Every cow on a farm will carry some parasites. “Older cattle will develop tolerance,” Potts said. “This is probably the more critical step. We have to get ourselves out of the mindset that every animal needs to be dewormed.” Instead, focus on those who really need deworming, such as cattle under 12 months which are most affected by high parasite loads.

Identifying who needs dewormer can be determined by fecal egg count. Farmers can collect samples from individual animals. Higher levels of eggs in the manure show higher GI parasite loads. While effective, “it can be tedious, time-consuming and expensive,” Potts said.

Leaving some cattle untreated can contribute to refugia: a population of worms unexposed to dewormer. “It helps to dilute the gene pool with worms that are susceptible,” Potts said. “That reduces selection pressure for worms that possess resistance traits.”

Maintaining refugia is important to reducing dewormer resistance and keeping dewormer effective. “That is the easiest approach: to leave a population of cattle untreated,” Potts added. “In a lot of cases, that would mean deworming calves but now cows.”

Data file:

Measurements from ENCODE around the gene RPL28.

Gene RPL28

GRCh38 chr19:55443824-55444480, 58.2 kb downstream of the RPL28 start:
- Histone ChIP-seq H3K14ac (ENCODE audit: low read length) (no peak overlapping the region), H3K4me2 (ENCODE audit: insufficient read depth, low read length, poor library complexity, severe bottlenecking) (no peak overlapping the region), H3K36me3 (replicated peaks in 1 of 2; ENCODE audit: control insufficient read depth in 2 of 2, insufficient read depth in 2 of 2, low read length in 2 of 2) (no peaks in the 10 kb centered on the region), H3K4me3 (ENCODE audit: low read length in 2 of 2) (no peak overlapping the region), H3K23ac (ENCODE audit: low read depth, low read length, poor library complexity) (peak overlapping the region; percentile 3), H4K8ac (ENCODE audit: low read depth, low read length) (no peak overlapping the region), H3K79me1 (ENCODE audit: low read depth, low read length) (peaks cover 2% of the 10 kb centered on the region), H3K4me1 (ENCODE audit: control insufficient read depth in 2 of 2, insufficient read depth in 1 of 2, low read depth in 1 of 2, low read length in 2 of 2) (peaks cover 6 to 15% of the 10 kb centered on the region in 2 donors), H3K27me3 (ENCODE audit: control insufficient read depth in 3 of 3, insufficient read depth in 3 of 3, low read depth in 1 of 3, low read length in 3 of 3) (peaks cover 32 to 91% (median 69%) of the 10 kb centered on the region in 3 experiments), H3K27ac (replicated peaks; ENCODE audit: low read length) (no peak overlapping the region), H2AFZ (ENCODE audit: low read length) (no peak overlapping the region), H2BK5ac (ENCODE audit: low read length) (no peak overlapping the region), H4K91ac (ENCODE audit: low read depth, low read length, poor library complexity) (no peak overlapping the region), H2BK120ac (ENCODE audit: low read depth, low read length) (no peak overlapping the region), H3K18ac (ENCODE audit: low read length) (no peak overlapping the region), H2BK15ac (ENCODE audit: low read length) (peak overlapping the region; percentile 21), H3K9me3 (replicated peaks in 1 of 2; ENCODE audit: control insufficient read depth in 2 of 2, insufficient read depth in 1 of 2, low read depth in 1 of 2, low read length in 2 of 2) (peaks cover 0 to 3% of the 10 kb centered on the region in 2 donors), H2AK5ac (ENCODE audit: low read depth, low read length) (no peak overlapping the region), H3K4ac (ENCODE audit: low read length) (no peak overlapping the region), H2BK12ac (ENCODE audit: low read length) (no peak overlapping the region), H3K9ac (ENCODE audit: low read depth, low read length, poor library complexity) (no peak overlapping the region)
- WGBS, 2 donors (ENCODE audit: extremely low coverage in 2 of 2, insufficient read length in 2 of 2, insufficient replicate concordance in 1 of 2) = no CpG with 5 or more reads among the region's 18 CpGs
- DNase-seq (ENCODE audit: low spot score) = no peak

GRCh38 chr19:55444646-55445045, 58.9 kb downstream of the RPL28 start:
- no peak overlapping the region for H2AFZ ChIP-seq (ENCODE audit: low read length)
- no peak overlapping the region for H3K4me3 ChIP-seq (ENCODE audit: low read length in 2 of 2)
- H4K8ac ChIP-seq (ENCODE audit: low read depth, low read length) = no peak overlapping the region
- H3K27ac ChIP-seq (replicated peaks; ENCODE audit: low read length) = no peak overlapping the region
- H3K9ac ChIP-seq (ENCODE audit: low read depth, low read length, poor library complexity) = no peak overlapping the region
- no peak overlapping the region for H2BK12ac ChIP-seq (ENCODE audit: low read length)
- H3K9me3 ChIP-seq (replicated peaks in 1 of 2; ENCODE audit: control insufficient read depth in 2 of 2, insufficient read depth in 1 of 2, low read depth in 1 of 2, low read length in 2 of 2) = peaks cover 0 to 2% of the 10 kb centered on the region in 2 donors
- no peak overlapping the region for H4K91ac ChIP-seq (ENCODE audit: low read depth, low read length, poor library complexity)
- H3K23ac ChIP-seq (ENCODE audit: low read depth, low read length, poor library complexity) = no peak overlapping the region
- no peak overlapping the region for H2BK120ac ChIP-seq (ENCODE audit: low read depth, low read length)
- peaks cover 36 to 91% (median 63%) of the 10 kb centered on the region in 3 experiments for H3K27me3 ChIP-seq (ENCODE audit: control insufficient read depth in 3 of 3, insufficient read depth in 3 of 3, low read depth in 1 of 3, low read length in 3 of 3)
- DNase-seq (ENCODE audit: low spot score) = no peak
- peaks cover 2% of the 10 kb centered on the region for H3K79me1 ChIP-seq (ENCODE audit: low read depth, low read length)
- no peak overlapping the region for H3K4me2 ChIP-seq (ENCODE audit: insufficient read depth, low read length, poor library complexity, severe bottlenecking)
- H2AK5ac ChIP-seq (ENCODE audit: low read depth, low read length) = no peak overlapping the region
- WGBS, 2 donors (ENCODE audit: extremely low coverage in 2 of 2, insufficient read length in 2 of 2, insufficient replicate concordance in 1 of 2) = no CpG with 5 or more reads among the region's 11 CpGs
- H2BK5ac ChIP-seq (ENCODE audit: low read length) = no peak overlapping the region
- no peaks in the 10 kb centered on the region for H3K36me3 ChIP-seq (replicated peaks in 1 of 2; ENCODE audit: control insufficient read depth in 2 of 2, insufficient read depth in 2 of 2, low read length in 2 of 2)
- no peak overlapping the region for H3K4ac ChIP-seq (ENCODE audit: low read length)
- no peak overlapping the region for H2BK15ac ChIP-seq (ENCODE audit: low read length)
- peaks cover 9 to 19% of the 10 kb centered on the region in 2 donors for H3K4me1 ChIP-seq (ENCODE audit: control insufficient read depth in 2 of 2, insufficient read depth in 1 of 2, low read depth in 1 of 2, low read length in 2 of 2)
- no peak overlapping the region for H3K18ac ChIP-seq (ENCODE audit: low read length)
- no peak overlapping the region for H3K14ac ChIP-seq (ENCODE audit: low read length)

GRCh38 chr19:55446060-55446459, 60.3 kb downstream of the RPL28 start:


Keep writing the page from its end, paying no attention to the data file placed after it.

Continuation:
High-risk animals are calves younger than nine months, unthrifty animals and newly purchased animals. Moderate-risk cattle are yearlings under 16 months and cows in late pregnancy. Low-risk animals are mature cows not in late pregnancy.

To get a little more accurate, farmers can use animal ranking based upon performance and leave the top 10% to 20% untreated.

Animals new to the farm should be dewormed upon arrival and quarantined in a dirt lot for two to three weeks to prevent contaminating the pasture with potentially resistant parasites.

Dewormer selection should be made based upon what dewormers will work on that farm. “Resistance against one class of dewormers does not mean resistance exists against dewormers in another class,” Potts said. “Choose a dewormer with an application method most appropriate to your set-up.”

Rotating dewormers may seem a good way to avoid the development of resistance; however, Potts said the research says otherwise. Using dewormers from two different classes at the same time may help.